- I Waken to Hear My Brother Say He Wants to Die
I feel a presence, as if Elijahentered the front door behind my brother,who is drenched from the downpour.From the top of the stairs I hearmy mother struggle to find the right words.
My brother sits on the edge of the sofa,his blue eyes glazed. His T-shirt is filthyand stuck to him, and he reeks like a dead possum.His hands cannot hold his face.
His best friends, two brothers, had come to visit.When they left, their two guitars sat upright in the back seat.My brother keeps repeating: "It wasa blind old man who ran that red light.They should have slept at my place." [End Page 112] "Go back to bed," my mother tells me.All night I drift, dreaming on the hall floor.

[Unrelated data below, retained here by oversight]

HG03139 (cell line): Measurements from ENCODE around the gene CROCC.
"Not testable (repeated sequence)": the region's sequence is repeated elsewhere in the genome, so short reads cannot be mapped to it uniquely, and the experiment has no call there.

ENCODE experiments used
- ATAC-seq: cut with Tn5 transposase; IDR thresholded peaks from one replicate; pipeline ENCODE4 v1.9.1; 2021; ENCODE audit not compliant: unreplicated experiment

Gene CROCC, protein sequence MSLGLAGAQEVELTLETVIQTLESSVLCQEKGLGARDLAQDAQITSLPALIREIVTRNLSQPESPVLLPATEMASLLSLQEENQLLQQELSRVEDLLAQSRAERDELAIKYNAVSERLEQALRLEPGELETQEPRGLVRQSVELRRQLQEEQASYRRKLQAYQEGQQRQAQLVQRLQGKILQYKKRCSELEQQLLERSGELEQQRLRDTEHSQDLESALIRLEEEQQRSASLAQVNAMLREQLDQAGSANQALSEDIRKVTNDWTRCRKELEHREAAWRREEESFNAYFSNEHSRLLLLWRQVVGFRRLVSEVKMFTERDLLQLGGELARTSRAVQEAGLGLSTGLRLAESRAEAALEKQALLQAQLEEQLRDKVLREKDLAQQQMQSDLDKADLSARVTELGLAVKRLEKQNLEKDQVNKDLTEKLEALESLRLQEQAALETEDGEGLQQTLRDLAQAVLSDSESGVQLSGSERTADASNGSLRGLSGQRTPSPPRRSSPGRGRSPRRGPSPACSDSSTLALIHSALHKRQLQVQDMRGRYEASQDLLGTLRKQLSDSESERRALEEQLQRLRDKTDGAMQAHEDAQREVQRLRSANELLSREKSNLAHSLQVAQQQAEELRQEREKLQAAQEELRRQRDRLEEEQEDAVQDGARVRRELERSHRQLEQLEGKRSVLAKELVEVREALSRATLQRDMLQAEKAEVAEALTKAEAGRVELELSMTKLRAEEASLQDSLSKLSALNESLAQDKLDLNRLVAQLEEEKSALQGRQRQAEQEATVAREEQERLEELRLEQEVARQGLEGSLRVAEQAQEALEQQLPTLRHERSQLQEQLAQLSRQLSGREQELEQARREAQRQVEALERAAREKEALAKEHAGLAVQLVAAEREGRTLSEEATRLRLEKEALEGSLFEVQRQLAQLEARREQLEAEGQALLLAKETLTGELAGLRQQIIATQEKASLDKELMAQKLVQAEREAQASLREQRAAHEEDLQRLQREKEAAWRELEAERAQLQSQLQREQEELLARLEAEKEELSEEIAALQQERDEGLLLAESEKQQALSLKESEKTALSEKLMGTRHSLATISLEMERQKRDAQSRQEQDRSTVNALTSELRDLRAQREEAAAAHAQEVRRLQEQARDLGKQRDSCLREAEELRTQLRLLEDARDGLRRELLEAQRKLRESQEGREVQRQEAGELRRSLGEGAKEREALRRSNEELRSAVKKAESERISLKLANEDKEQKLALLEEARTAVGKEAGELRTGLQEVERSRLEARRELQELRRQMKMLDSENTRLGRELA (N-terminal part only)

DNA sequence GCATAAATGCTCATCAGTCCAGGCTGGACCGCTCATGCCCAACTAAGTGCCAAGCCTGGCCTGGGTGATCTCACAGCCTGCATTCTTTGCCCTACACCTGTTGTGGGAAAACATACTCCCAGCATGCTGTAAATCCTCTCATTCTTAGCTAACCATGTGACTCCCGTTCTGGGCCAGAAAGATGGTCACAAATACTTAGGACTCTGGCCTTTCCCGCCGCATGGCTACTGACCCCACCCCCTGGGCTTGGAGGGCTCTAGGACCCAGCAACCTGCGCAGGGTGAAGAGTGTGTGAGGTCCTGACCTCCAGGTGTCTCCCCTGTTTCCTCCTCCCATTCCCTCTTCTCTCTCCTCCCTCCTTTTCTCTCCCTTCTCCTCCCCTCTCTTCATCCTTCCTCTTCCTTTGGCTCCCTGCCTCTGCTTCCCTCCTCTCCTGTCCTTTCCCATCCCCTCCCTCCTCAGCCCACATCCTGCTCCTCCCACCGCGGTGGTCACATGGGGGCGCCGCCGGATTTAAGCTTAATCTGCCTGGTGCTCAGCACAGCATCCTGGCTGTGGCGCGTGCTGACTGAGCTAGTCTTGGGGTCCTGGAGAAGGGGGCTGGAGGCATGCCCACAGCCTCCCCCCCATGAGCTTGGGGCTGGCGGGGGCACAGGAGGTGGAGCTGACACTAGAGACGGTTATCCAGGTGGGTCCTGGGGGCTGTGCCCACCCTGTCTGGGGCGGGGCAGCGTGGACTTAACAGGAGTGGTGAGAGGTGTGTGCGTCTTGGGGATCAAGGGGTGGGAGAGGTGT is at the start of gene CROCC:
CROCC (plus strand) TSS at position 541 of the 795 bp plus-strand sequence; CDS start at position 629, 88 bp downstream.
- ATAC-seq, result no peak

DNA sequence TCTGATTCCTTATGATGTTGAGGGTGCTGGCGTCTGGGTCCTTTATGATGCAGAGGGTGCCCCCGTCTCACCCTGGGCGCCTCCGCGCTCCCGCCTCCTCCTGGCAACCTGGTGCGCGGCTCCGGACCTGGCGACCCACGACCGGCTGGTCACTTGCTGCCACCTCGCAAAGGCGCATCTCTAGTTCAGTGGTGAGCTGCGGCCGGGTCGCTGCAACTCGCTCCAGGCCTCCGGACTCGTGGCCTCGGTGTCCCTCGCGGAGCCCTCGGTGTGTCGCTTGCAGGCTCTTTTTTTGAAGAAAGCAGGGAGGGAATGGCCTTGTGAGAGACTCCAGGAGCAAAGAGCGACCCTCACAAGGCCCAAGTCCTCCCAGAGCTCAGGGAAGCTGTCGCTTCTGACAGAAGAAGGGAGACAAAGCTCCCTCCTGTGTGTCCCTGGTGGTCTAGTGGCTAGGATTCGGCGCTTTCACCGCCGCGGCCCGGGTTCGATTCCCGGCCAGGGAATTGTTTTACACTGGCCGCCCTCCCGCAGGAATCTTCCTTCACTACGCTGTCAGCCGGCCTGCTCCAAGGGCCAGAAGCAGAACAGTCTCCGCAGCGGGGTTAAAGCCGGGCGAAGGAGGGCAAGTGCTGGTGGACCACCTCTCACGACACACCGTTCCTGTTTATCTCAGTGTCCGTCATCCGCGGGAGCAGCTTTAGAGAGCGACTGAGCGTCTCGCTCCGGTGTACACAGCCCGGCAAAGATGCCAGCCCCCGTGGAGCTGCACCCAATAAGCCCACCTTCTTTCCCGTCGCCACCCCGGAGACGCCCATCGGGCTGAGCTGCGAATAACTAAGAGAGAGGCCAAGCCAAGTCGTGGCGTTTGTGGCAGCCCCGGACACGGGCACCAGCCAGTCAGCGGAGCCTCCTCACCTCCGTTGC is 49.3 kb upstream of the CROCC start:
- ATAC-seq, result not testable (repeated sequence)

I am the possum cast by the side of the road.I am the mother with the healing spittle.I am the old man confused at the stop sign.I have hips like a twelve string guitar-I am my brother's lover, and the shy prophet at his elbow. [End Page 113]
Sandra H. Tarlin is Associate Professor of English at Bronx Community College, CUNY. She is a graduate of the University of Houston, New York University, and Binghamton University. Her poems have appeared in such publications as Ark/angel Review, Mobius, Poetica, and Western Humanities Review. She received 2nd place in the 2005-2006 Anna Davidson Rosenberg Awards for Poems on the Jewish Experience. The House on Fire, her first collection of poems, is currently being submitted to publishers. She may be reached at Sandra.Tarlin@bcc.cuny.edu.